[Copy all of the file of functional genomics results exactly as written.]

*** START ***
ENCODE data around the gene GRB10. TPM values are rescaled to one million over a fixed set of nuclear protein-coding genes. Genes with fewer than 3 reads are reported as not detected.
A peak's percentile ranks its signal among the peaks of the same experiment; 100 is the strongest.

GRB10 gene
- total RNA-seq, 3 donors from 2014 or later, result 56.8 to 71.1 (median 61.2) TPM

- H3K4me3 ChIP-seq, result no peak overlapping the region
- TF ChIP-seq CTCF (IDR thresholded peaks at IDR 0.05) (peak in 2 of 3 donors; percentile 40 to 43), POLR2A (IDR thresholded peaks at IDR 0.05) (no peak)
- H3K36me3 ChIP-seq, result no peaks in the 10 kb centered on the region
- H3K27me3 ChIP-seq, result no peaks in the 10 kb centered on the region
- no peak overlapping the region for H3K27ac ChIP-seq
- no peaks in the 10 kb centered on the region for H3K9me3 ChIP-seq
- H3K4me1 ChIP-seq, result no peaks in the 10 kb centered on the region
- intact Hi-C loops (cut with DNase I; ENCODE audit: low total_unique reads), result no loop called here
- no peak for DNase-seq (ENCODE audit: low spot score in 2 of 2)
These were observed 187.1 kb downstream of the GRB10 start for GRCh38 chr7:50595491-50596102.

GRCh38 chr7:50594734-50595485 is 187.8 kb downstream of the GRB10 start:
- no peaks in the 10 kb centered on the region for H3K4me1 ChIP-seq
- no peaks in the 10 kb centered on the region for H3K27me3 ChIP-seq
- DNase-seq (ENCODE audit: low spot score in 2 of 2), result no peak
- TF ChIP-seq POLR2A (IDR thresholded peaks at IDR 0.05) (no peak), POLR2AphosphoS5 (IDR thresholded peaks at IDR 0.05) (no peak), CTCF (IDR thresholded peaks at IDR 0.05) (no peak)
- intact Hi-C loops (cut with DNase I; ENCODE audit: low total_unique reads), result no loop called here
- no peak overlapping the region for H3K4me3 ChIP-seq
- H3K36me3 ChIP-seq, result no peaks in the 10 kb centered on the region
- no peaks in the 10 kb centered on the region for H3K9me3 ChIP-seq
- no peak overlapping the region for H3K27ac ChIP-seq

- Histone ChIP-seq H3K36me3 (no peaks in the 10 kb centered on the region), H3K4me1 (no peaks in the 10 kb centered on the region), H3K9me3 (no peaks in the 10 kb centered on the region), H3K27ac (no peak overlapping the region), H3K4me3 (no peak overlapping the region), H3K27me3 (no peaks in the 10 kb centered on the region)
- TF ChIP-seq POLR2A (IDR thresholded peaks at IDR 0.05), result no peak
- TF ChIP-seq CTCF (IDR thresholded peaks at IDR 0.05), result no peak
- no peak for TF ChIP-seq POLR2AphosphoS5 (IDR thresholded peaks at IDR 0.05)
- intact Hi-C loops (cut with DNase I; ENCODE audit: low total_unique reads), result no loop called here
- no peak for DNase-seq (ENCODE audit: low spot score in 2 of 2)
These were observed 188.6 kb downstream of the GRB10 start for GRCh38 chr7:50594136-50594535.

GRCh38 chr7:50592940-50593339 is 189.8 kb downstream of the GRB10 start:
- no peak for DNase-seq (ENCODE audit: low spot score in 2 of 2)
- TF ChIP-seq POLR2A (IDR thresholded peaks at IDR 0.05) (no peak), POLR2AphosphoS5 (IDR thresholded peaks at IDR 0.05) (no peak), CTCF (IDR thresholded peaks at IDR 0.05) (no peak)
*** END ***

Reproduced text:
ENCODE data around the gene GRB10. TPM values are rescaled to one million over a fixed set of nuclear protein-coding genes. Genes with fewer than 3 reads are reported as not detected.
A peak's percentile ranks its signal among the peaks of the same experiment; 100 is the strongest.

GRB10 gene
- total RNA-seq, 3 donors from 2014 or later, result 56.8 to 71.1 (median 61.2) TPM

- H3K4me3 ChIP-seq, result no peak overlapping the region
- TF ChIP-seq CTCF (IDR thresholded peaks at IDR 0.05) (peak in 2 of 3 donors; percentile 40 to 43), POLR2A (IDR thresholded peaks at IDR 0.05) (no peak)
- H3K36me3 ChIP-seq, result no peaks in the 10 kb centered on the region
- H3K27me3 ChIP-seq, result no peaks in the 10 kb centered on the region
- no peak overlapping the region for H3K27ac ChIP-seq
- no peaks in the 10 kb centered on the region for H3K9me3 ChIP-seq
- H3K4me1 ChIP-seq, result no peaks in the 10 kb centered on the region
- intact Hi-C loops (cut with DNase I; ENCODE audit: low total_unique reads), result no loop called here
- no peak for DNase-seq (ENCODE audit: low spot score in 2 of 2)
These were observed 187.1 kb downstream of the GRB10 start for GRCh38 chr7:50595491-50596102.

GRCh38 chr7:50594734-50595485 is 187.8 kb downstream of the GRB10 start:
- no peaks in the 10 kb centered on the region for H3K4me1 ChIP-seq
- no peaks in the 10 kb centered on the region for H3K27me3 ChIP-seq
- DNase-seq (ENCODE audit: low spot score in 2 of 2), result no peak
- TF ChIP-seq POLR2A (IDR thresholded peaks at IDR 0.05) (no peak), POLR2AphosphoS5 (IDR thresholded peaks at IDR 0.05) (no peak), CTCF (IDR thresholded peaks at IDR 0.05) (no peak)
- intact Hi-C loops (cut with DNase I; ENCODE audit: low total_unique reads), result no loop called here
- no peak overlapping the region for H3K4me3 ChIP-seq
- H3K36me3 ChIP-seq, result no peaks in the 10 kb centered on the region
- no peaks in the 10 kb centered on the region for H3K9me3 ChIP-seq
- no peak overlapping the region for H3K27ac ChIP-seq

- Histone ChIP-seq H3K36me3 (no peaks in the 10 kb centered on the region), H3K4me1 (no peaks in the 10 kb centered on the region), H3K9me3 (no peaks in the 10 kb centered on the region), H3K27ac (no peak overlapping the region), H3K4me3 (no peak overlapping the region), H3K27me3 (no peaks in the 10 kb centered on the region)
- TF ChIP-seq POLR2A (IDR thresholded peaks at IDR 0.05), result no peak
- TF ChIP-seq CTCF (IDR thresholded peaks at IDR 0.05), result no peak
- no peak for TF ChIP-seq POLR2AphosphoS5 (IDR thresholded peaks at IDR 0.05)
- intact Hi-C loops (cut with DNase I; ENCODE audit: low total_unique reads), result no loop called here
- no peak for DNase-seq (ENCODE audit: low spot score in 2 of 2)
These were observed 188.6 kb downstream of the GRB10 start for GRCh38 chr7:50594136-50594535.

GRCh38 chr7:50592940-50593339 is 189.8 kb downstream of the GRB10 start:
- no peak for DNase-seq (ENCODE audit: low spot score in 2 of 2)
- TF ChIP-seq POLR2A (IDR thresholded peaks at IDR 0.05) (no peak), POLR2AphosphoS5 (IDR thresholded peaks at IDR 0.05) (no peak), CTCF (IDR thresholded peaks at IDR 0.05) (no peak)